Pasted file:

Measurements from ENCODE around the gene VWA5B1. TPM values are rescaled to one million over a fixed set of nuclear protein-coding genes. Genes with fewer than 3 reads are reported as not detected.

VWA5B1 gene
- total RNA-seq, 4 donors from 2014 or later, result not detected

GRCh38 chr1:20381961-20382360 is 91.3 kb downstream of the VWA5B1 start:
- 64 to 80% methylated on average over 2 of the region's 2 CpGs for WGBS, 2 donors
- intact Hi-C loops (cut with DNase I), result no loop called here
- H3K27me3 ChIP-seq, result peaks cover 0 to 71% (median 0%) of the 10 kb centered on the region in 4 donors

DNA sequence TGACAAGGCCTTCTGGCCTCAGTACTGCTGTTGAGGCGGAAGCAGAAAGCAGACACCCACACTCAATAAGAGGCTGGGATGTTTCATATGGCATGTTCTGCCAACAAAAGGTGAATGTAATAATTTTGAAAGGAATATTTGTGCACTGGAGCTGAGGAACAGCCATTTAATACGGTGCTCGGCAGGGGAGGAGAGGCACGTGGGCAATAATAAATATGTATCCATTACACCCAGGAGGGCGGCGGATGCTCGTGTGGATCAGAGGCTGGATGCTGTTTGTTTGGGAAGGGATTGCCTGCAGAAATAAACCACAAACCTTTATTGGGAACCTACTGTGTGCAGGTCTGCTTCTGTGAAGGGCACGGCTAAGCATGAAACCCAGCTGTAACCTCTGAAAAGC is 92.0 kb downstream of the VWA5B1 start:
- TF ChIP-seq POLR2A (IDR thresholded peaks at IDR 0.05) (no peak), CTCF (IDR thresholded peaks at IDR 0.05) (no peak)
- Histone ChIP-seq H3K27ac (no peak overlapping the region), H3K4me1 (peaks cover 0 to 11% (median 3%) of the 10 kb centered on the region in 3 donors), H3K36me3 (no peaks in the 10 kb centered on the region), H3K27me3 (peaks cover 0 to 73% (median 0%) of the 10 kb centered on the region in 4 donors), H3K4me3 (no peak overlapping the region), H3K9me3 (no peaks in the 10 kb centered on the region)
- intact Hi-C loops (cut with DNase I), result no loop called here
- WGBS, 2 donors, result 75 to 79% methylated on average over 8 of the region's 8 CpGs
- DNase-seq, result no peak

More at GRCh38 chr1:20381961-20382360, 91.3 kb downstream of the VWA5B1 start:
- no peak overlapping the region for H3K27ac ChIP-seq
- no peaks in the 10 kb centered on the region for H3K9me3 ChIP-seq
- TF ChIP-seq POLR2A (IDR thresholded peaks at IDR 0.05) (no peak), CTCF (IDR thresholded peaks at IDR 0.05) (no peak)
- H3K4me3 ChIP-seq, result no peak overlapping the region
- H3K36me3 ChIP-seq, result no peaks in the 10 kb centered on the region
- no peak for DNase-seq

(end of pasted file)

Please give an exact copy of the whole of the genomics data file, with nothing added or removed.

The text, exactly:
Measurements from ENCODE around the gene VWA5B1. TPM values are rescaled to one million over a fixed set of nuclear protein-coding genes. Genes with fewer than 3 reads are reported as not detected.

VWA5B1 gene
- total RNA-seq, 4 donors from 2014 or later, result not detected

GRCh38 chr1:20381961-20382360 is 91.3 kb downstream of the VWA5B1 start:
- 64 to 80% methylated on average over 2 of the region's 2 CpGs for WGBS, 2 donors
- intact Hi-C loops (cut with DNase I), result no loop called here
- H3K27me3 ChIP-seq, result peaks cover 0 to 71% (median 0%) of the 10 kb centered on the region in 4 donors

DNA sequence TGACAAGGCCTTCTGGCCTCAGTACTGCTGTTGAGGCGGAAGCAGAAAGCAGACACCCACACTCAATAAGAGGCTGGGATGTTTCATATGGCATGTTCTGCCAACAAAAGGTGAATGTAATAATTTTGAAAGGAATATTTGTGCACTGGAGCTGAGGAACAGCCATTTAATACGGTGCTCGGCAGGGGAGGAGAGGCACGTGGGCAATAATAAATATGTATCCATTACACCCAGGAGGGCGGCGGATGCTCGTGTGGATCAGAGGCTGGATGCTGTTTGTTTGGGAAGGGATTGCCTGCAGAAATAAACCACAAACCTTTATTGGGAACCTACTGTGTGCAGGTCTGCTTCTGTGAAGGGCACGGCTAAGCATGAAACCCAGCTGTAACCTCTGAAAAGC is 92.0 kb downstream of the VWA5B1 start:
- TF ChIP-seq POLR2A (IDR thresholded peaks at IDR 0.05) (no peak), CTCF (IDR thresholded peaks at IDR 0.05) (no peak)
- Histone ChIP-seq H3K27ac (no peak overlapping the region), H3K4me1 (peaks cover 0 to 11% (median 3%) of the 10 kb centered on the region in 3 donors), H3K36me3 (no peaks in the 10 kb centered on the region), H3K27me3 (peaks cover 0 to 73% (median 0%) of the 10 kb centered on the region in 4 donors), H3K4me3 (no peak overlapping the region), H3K9me3 (no peaks in the 10 kb centered on the region)
- intact Hi-C loops (cut with DNase I), result no loop called here
- WGBS, 2 donors, result 75 to 79% methylated on average over 8 of the region's 8 CpGs
- DNase-seq, result no peak

More at GRCh38 chr1:20381961-20382360, 91.3 kb downstream of the VWA5B1 start:
- no peak overlapping the region for H3K27ac ChIP-seq
- no peaks in the 10 kb centered on the region for H3K9me3 ChIP-seq
- TF ChIP-seq POLR2A (IDR thresholded peaks at IDR 0.05) (no peak), CTCF (IDR thresholded peaks at IDR 0.05) (no peak)
- H3K4me3 ChIP-seq, result no peak overlapping the region
- H3K36me3 ChIP-seq, result no peaks in the 10 kb centered on the region
- no peak for DNase-seq